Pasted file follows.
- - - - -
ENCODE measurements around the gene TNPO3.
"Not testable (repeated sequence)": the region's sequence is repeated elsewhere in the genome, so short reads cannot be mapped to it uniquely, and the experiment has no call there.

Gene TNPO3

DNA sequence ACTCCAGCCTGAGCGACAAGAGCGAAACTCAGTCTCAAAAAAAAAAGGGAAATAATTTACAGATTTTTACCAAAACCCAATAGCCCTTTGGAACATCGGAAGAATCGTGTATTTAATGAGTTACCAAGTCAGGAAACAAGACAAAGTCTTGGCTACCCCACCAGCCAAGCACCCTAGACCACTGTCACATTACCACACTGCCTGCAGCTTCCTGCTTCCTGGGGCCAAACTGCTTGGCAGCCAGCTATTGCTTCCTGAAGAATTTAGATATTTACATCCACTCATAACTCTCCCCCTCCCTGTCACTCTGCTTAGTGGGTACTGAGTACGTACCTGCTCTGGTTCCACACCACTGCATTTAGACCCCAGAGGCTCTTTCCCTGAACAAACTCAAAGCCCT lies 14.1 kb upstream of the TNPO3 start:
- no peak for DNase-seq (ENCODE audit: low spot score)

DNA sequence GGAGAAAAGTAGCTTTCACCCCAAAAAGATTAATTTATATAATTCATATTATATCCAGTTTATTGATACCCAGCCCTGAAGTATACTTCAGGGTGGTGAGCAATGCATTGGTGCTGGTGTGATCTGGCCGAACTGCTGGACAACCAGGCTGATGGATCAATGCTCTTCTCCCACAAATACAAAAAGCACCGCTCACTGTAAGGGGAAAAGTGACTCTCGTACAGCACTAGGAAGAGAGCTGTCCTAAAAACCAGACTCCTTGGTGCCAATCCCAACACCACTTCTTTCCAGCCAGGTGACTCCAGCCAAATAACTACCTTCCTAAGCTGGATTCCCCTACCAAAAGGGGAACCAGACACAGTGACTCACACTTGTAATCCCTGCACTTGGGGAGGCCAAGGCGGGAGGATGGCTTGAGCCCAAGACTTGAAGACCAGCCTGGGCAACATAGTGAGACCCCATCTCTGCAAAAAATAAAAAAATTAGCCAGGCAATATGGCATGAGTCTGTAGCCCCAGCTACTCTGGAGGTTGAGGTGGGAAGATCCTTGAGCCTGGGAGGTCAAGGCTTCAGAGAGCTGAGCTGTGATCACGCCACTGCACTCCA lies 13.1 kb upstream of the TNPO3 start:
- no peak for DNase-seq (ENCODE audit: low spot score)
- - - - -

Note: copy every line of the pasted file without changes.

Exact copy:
ENCODE measurements around the gene TNPO3.
"Not testable (repeated sequence)": the region's sequence is repeated elsewhere in the genome, so short reads cannot be mapped to it uniquely, and the experiment has no call there.

Gene TNPO3

DNA sequence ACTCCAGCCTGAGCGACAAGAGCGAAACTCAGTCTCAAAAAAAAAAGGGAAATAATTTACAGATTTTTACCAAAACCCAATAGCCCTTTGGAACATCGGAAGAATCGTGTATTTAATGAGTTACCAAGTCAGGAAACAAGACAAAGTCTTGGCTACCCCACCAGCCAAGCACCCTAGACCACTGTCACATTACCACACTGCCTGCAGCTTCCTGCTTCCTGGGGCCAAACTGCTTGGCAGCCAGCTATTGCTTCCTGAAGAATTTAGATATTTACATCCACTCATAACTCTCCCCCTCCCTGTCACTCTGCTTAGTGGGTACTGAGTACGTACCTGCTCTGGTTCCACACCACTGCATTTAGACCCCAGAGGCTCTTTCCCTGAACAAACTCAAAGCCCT lies 14.1 kb upstream of the TNPO3 start:
- no peak for DNase-seq (ENCODE audit: low spot score)

DNA sequence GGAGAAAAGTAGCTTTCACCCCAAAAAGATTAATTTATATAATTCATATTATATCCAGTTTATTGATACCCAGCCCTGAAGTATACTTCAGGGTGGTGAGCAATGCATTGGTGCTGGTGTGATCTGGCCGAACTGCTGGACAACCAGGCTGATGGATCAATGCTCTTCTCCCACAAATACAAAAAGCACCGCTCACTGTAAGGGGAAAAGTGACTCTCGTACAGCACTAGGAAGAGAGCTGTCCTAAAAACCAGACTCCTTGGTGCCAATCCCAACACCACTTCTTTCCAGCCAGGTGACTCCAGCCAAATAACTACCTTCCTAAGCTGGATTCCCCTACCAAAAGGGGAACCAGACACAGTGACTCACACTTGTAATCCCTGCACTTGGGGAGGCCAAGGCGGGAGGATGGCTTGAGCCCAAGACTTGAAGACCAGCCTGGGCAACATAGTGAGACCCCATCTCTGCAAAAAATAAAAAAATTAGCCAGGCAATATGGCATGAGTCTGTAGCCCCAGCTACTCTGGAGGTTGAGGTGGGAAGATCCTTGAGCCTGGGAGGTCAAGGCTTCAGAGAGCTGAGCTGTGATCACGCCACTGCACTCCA lies 13.1 kb upstream of the TNPO3 start:
- no peak for DNase-seq (ENCODE audit: low spot score)